We are bombarded with gossip and rumors everywhere. On magazine covers, we can’t help but see celebrity break-ups, hook-ups and arrests. On electronic media, we witness rumors and lies about anyone famous including our elected officials. From people we know, we hear the latest personal information about friends, family and even acquaintances. And of course, most of us are guilty of indulging in sharing gossip, too.
Sometimes, it just feels good to dish with a friend, and sometimes we feel justified by a real concern about, or frustration with, someone’s behavior. But when chatter turns to divulging private information about someone else, the talk can be destructive. Gossip and rumors can be devastating to the person the rumors are about, the community and even to the person gossiping.
With all of the rumors and gossip around us, how do we help children avoid participating in this behavior especially when we might be guilty of gossiping ourselves? Here are several tips:
1) Remind children that talking about other people’s private business can cause hurt feelings. When the rumors reach the person who the rumors are about (and they usually do), that person will most likely be very upset. This could end their friendship. Talk with children about how it might feel to have friends talking about their personal information. It can be helpful for children to understand how it would feel if this were to happen to them. Doing this can build empathy. By gossiping, children open themselves up to repercussions, such as rumors being spread about them. The person who was gossiped about is often so upset that they start talking about the people who hurt them. The cycle continues, and more people are hurt and angry.
2) Brainstorm some good techniques to use when gossip is being shared. Come up with some direct approaches and some softer techniques. An example of a direct response is to let the person talking know that what they are saying will probably hurt the person the rumors are about and you would like to talk about something else. Other techniques include changing the subject or walking away from the gossip.
3) Explain that sometimes people gossip because they are angry or upset. Talk about what to do in this circumstance, such as speaking directly to that friend instead of talking about him or her. If your child does not feel comfortable this approach, suggest role playing a conversation. Even if your child ultimately decides not to talk to the friend about the issue, it is important that children vent their feelings and not hold them in.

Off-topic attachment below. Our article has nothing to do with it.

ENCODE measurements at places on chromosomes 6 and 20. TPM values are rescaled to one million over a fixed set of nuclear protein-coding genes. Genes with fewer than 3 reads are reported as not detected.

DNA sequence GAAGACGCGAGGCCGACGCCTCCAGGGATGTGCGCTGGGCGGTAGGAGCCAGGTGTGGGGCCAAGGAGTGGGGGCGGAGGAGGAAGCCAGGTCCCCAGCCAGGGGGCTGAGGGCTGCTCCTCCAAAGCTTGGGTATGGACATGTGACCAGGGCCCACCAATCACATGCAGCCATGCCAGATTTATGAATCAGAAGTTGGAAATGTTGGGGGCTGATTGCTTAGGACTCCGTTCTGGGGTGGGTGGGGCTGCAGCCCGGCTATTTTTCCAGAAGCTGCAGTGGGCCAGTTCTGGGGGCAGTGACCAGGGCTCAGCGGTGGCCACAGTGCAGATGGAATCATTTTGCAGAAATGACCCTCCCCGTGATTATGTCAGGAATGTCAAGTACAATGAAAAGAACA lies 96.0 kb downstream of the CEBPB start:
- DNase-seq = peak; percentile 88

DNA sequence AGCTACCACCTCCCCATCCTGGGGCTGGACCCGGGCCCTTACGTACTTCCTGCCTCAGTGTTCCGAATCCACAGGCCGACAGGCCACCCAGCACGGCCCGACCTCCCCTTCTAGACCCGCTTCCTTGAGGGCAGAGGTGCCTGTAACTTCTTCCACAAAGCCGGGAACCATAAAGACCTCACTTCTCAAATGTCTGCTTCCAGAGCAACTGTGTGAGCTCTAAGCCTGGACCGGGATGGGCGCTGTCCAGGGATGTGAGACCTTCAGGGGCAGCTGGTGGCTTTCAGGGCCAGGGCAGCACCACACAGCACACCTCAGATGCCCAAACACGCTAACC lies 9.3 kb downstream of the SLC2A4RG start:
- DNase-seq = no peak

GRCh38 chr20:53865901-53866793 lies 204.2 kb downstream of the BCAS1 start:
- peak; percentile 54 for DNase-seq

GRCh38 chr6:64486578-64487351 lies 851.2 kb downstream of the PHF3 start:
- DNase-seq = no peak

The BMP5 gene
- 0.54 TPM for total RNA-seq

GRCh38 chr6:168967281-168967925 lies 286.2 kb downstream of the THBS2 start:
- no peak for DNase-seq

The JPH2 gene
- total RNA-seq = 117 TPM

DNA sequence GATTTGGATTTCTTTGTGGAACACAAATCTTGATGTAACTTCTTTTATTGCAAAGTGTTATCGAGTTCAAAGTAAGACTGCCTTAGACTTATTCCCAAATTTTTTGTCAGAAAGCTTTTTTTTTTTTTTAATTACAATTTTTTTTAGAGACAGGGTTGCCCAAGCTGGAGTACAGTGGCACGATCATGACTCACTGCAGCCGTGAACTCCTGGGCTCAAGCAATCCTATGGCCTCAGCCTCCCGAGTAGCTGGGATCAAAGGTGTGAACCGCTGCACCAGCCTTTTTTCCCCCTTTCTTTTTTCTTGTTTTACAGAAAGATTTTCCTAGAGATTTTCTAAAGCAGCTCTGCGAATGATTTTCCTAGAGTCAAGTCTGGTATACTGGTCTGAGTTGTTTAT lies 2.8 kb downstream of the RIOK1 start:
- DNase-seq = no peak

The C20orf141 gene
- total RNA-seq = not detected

4) Discuss safe people to confide in if your child is upset. Suggest if your child wants to talk to you about anything, including other people, he or she may always speak confidentially with you, their parent or guardian. (And do keep the information confidential, as you promised.) Decide which other adults might be good choices to talk to: a trusted family member, a favorite teacher, or a specific member of the clergy are a few examples.
5) Speak up when you hear children talking about others. Sometimes it’s fine to be a “fly on the wall” and to listen and not engage with kids and their friends. But when kids know adults can hear them, and the adults say nothing when kids say something inappropriate, kids think what they said is ok.
6) Model good behavior by not talking about other people’s private business, especially in front of children. Even when it appears that children are not paying attention to what we say, they see and hear more than we think. If you make the mistake of gossiping, take responsibility for it. Let your child know you made a mistake and your goal is to not gossip.
By utilizing these tips, you can give your children a better awareness of the negative effects of gossip and some aways to avoid it.
Janice Brown is the Santa Barbara, CA-based author of Rumorang. Visit her online at www.rumorangbook.com.